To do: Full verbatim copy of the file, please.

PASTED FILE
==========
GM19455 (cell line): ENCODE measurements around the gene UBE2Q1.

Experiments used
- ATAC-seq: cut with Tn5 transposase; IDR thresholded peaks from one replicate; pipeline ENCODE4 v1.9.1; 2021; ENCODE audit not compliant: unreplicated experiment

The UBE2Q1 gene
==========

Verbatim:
GM19455 (cell line): ENCODE measurements around the gene UBE2Q1.

Experiments used
- ATAC-seq: cut with Tn5 transposase; IDR thresholded peaks from one replicate; pipeline ENCODE4 v1.9.1; 2021; ENCODE audit not compliant: unreplicated experiment

The UBE2Q1 gene